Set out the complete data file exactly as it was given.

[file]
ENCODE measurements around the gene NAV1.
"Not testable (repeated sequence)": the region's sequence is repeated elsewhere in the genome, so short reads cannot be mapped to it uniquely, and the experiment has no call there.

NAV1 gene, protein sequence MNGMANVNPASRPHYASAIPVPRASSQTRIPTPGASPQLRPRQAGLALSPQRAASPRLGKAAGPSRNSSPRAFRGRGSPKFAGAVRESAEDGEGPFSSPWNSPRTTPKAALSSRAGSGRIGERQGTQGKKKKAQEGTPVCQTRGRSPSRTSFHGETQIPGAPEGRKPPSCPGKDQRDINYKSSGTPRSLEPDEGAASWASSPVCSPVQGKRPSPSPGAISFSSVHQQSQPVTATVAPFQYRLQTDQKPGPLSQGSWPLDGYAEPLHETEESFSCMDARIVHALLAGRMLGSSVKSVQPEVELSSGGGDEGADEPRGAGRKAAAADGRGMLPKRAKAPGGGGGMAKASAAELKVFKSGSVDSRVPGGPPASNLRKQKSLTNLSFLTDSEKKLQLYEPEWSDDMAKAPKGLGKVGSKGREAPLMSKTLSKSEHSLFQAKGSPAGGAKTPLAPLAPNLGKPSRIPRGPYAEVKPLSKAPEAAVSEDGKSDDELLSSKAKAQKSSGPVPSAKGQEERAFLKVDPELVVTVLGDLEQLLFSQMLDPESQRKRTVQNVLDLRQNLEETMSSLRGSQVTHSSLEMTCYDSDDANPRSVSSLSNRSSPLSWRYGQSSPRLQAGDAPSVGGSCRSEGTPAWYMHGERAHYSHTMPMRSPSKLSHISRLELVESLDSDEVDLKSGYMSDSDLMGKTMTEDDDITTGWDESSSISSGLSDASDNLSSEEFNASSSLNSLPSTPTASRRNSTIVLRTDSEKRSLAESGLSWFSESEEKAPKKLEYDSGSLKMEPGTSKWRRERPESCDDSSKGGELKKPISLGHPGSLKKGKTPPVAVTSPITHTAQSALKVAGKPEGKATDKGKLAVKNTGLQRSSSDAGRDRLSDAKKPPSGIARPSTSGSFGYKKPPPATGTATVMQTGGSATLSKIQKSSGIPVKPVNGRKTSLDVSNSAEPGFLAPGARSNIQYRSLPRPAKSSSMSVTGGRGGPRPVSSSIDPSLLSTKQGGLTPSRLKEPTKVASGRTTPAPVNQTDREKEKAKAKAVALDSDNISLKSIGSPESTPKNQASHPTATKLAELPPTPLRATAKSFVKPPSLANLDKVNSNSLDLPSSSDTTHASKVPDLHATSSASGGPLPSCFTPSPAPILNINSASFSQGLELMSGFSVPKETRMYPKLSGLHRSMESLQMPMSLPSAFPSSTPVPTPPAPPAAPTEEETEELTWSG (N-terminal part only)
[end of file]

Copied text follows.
ENCODE measurements around the gene NAV1.
"Not testable (repeated sequence)": the region's sequence is repeated elsewhere in the genome, so short reads cannot be mapped to it uniquely, and the experiment has no call there.

NAV1 gene, protein sequence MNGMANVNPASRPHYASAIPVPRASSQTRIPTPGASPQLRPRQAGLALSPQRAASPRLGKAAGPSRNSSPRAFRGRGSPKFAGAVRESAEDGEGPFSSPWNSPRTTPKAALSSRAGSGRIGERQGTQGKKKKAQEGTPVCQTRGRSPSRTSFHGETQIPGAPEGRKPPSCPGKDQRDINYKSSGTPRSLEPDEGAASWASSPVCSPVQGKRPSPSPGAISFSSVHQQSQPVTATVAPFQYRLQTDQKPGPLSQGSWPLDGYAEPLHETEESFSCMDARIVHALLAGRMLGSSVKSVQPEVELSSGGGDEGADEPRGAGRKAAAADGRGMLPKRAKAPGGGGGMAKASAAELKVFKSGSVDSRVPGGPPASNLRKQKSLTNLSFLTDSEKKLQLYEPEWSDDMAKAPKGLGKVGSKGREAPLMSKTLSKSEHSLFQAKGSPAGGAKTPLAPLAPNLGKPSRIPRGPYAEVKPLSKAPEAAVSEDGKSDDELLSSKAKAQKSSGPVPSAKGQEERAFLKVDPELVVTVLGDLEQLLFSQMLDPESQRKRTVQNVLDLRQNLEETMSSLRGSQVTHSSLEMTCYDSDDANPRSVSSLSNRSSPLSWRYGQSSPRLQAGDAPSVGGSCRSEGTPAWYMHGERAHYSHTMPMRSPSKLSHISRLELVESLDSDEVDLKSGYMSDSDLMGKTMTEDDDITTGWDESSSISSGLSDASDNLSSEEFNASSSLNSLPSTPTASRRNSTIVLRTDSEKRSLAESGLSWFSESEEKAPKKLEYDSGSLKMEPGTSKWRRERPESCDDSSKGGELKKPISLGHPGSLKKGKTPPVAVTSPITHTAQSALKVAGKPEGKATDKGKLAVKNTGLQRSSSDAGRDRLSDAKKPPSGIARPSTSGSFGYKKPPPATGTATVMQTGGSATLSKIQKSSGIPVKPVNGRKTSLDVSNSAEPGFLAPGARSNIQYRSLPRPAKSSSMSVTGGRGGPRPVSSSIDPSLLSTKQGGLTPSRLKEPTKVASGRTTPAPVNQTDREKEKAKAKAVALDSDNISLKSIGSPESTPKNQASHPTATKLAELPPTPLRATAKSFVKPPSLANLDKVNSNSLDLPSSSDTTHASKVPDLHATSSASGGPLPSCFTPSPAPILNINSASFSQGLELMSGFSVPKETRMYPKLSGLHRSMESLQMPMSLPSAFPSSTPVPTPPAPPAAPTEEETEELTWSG (N-terminal part only)